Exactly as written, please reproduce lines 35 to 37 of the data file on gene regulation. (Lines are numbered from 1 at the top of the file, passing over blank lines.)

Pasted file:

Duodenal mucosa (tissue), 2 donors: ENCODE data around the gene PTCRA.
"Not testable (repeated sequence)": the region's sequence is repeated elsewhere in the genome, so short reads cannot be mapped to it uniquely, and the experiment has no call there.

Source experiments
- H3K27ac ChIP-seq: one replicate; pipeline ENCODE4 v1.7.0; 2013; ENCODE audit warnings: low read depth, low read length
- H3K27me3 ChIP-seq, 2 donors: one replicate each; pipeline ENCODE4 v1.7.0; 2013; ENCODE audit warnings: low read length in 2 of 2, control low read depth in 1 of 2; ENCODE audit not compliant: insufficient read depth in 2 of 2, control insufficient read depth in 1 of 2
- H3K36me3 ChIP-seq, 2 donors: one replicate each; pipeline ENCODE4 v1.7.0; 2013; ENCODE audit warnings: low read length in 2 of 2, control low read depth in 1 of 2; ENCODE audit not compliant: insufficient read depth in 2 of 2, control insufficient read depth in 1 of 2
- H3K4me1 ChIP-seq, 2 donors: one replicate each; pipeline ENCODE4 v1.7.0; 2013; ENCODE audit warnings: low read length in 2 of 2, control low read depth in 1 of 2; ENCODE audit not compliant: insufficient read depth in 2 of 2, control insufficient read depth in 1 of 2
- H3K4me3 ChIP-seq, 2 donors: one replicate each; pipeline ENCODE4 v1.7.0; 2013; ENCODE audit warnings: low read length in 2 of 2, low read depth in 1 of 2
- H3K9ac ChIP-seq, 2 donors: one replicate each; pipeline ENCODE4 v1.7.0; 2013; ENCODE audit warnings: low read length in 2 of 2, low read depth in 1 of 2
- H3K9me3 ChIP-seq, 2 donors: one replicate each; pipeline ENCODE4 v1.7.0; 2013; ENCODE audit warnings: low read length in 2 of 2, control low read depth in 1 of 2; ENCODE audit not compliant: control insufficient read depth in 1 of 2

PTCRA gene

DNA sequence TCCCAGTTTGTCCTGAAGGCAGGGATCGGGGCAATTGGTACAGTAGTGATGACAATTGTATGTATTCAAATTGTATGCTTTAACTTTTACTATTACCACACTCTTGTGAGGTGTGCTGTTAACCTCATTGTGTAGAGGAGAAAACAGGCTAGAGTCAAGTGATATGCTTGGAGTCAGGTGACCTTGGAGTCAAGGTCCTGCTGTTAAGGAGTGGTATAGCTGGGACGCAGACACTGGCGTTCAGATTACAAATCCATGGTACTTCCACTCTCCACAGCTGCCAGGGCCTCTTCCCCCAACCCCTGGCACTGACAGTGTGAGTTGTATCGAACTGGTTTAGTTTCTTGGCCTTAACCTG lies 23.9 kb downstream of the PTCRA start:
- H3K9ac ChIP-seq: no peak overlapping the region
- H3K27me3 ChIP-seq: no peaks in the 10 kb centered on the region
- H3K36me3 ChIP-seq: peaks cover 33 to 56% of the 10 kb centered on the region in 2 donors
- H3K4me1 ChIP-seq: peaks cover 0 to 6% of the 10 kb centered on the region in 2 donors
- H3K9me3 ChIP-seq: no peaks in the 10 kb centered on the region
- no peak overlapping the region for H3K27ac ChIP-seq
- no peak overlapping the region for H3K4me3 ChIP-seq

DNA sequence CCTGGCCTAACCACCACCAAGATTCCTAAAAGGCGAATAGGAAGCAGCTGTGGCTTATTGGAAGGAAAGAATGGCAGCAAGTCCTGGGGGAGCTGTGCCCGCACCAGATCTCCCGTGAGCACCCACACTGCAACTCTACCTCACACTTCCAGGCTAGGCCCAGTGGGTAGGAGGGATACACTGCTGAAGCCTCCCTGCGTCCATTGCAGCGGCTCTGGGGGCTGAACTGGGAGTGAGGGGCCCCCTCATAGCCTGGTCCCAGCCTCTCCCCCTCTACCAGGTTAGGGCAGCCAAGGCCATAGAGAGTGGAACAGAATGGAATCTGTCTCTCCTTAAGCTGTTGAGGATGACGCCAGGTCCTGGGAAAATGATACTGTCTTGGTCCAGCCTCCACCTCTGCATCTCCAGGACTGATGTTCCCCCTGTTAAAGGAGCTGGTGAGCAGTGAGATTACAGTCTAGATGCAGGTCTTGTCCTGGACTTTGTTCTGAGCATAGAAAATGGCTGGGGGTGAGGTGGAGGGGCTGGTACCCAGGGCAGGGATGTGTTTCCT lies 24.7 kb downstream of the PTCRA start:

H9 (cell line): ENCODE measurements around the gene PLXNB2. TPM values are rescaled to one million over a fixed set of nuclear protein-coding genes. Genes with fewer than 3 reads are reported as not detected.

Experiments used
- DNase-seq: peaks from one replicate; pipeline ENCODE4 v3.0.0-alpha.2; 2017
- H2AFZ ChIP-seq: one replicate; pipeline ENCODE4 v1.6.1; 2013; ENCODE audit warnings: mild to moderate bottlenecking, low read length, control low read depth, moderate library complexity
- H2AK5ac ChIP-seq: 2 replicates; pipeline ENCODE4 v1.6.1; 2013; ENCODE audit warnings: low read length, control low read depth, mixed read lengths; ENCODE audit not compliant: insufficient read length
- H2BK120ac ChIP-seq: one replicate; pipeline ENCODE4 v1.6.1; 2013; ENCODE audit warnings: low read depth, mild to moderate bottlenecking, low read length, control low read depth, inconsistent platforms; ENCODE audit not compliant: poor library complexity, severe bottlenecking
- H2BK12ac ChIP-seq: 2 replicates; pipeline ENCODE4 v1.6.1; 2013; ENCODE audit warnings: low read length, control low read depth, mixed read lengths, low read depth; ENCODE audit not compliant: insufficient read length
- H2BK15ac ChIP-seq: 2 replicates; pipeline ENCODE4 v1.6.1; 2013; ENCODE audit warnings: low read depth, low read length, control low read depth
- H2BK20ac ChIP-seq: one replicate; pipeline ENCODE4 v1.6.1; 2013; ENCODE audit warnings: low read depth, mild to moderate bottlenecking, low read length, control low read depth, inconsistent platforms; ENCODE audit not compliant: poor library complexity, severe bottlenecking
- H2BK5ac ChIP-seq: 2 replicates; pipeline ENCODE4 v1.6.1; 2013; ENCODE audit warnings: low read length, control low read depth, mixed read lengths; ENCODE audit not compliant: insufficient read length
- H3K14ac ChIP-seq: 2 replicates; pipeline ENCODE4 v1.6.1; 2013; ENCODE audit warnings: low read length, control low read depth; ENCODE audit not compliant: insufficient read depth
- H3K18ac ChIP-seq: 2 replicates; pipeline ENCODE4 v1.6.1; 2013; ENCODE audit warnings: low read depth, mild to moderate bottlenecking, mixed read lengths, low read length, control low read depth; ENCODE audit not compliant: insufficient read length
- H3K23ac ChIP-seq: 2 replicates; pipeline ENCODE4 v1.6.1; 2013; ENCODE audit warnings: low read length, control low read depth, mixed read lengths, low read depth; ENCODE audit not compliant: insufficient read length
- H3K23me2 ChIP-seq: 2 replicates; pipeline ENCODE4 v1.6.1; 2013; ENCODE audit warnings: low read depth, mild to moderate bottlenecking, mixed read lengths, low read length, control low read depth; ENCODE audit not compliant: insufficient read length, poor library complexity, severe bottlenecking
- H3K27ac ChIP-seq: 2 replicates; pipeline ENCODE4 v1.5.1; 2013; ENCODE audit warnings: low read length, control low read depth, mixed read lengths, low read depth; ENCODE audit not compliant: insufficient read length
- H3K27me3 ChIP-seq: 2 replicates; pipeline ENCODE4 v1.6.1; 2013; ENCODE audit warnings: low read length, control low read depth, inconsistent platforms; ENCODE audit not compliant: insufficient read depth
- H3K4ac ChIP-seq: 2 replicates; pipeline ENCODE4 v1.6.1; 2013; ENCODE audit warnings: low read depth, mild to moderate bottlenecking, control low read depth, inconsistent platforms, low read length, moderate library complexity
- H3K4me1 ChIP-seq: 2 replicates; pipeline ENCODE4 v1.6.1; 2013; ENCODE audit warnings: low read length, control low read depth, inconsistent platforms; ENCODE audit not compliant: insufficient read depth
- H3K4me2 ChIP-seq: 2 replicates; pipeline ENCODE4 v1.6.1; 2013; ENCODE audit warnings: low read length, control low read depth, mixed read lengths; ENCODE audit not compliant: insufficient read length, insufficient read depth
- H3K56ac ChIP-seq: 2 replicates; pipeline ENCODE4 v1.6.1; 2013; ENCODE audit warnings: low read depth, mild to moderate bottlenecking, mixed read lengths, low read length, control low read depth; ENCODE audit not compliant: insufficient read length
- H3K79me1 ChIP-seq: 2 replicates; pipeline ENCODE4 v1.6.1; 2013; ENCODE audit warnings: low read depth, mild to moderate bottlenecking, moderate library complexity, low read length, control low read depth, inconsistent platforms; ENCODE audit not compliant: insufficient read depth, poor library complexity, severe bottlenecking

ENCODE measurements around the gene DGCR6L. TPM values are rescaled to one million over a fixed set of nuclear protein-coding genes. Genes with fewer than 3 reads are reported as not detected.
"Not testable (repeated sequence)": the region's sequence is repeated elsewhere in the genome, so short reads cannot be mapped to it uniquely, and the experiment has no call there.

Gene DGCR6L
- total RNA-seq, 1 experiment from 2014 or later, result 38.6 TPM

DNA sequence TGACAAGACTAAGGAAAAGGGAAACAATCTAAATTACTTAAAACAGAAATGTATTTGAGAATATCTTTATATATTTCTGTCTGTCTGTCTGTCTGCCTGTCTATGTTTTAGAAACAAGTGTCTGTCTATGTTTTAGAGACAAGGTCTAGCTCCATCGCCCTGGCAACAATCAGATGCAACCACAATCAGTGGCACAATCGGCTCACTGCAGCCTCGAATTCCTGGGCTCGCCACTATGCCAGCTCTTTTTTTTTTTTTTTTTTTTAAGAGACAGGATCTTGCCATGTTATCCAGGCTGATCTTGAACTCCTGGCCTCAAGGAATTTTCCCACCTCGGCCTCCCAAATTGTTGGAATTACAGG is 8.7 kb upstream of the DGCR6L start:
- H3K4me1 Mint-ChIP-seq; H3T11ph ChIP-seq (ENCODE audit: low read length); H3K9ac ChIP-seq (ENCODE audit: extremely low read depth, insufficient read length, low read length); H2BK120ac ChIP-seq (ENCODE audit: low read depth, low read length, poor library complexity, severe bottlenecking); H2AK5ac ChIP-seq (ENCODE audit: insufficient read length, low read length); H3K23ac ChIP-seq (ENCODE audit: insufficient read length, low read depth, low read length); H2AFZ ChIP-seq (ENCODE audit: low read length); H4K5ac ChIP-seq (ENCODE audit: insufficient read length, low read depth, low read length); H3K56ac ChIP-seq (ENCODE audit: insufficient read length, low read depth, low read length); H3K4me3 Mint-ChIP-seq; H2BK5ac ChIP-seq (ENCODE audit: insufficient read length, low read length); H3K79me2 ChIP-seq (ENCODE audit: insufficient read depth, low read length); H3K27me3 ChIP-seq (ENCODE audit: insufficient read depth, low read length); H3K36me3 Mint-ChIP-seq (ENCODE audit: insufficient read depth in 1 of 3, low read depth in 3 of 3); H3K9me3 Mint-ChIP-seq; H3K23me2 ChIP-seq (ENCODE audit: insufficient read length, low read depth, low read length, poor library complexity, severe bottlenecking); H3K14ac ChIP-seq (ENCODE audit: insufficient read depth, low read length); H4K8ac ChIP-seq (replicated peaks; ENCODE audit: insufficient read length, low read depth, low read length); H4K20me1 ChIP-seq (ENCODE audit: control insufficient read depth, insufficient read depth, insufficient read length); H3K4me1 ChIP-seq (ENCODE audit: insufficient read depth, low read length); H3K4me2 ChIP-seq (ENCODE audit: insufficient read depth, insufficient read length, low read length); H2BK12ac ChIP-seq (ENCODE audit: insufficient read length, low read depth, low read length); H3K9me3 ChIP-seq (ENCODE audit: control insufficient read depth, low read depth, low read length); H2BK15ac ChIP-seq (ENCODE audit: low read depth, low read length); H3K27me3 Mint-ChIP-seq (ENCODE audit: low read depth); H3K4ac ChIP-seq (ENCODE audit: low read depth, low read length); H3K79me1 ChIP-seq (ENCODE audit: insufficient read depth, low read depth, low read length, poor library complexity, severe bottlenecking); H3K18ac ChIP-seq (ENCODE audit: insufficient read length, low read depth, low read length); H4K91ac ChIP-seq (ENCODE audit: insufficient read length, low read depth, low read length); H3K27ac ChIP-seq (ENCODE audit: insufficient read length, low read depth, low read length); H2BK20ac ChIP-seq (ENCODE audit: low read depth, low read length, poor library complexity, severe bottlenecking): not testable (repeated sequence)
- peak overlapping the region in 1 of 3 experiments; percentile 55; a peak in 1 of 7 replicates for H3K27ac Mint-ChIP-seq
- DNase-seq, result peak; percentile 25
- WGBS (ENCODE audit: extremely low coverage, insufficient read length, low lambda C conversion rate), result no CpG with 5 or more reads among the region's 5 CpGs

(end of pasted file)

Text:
- H3K27ac ChIP-seq: 2 replicates; pipeline ENCODE4 v1.5.1; 2013; ENCODE audit warnings: low read length, control low read depth, mixed read lengths, low read depth; ENCODE audit not compliant: insufficient read length
- H3K27me3 ChIP-seq: 2 replicates; pipeline ENCODE4 v1.6.1; 2013; ENCODE audit warnings: low read length, control low read depth, inconsistent platforms; ENCODE audit not compliant: insufficient read depth
- H3K4ac ChIP-seq: 2 replicates; pipeline ENCODE4 v1.6.1; 2013; ENCODE audit warnings: low read depth, mild to moderate bottlenecking, control low read depth, inconsistent platforms, low read length, moderate library complexity